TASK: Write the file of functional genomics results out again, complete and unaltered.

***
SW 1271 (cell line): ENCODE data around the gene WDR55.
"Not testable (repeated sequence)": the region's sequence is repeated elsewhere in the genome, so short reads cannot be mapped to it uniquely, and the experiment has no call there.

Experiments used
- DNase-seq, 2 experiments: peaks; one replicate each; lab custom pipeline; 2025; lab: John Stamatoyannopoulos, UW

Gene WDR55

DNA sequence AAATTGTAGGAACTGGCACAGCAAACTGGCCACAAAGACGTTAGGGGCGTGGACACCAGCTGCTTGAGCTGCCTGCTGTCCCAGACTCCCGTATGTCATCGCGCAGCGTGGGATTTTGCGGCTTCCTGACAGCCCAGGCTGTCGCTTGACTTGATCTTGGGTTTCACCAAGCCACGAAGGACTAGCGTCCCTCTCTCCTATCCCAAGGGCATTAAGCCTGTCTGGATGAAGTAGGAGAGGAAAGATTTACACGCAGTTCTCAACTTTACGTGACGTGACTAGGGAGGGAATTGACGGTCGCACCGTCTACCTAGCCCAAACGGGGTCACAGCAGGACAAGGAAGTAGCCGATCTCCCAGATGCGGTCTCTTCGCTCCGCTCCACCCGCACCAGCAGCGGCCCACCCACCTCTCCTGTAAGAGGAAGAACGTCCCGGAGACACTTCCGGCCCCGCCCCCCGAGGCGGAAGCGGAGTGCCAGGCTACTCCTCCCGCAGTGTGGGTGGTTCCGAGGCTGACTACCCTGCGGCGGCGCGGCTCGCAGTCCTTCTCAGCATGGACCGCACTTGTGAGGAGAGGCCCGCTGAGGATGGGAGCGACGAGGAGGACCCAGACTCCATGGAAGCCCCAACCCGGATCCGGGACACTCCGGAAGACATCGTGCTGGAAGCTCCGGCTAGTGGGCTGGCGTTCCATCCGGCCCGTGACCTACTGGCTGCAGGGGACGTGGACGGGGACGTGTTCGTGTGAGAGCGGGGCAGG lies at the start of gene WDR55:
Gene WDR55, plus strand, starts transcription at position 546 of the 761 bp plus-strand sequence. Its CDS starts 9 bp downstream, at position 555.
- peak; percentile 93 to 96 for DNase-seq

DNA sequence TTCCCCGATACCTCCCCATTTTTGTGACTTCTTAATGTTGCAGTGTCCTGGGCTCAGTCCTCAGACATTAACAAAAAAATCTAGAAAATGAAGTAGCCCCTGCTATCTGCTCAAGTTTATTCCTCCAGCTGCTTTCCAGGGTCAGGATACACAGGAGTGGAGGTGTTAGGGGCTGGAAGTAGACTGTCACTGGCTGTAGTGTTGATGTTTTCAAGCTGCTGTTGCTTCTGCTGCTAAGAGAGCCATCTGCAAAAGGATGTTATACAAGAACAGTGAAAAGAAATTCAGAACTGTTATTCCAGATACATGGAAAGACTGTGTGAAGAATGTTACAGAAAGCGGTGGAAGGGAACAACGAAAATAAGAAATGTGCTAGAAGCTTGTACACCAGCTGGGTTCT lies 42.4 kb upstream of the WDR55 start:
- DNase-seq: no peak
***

SW 1271 (cell line): ENCODE data around the gene WDR55.
"Not testable (repeated sequence)": the region's sequence is repeated elsewhere in the genome, so short reads cannot be mapped to it uniquely, and the experiment has no call there.

Experiments used
- DNase-seq, 2 experiments: peaks; one replicate each; lab custom pipeline; 2025; lab: John Stamatoyannopoulos, UW

Gene WDR55

DNA sequence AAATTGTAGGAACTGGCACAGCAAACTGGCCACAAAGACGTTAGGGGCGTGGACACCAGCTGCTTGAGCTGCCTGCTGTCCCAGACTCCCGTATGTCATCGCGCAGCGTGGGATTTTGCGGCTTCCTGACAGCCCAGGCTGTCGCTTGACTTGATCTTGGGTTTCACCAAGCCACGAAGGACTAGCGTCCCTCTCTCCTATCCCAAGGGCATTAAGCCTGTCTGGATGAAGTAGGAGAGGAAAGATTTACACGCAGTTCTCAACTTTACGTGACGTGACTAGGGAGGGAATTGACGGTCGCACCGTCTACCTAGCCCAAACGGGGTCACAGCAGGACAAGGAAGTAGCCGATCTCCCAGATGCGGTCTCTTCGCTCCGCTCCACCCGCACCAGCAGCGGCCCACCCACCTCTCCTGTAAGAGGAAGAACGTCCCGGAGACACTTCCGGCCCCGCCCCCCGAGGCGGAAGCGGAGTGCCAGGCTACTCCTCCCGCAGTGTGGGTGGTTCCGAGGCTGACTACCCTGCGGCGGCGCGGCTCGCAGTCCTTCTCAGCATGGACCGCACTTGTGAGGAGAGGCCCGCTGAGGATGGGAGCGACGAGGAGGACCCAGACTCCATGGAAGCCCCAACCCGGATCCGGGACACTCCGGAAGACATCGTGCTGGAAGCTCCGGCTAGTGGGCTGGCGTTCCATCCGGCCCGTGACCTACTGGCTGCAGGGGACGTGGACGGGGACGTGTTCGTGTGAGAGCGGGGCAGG lies at the start of gene WDR55:
Gene WDR55, plus strand, starts transcription at position 546 of the 761 bp plus-strand sequence. Its CDS starts 9 bp downstream, at position 555.
- peak; percentile 93 to 96 for DNase-seq

DNA sequence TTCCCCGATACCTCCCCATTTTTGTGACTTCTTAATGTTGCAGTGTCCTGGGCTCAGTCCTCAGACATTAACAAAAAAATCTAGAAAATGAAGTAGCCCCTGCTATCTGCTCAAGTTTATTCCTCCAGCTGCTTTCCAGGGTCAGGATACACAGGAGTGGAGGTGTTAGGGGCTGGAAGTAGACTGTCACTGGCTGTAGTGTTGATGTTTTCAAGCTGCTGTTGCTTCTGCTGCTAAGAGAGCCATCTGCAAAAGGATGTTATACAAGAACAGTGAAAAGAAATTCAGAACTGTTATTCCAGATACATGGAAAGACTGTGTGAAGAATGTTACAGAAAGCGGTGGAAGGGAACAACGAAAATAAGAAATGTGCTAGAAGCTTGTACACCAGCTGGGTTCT lies 42.4 kb upstream of the WDR55 start:
- DNase-seq: no peak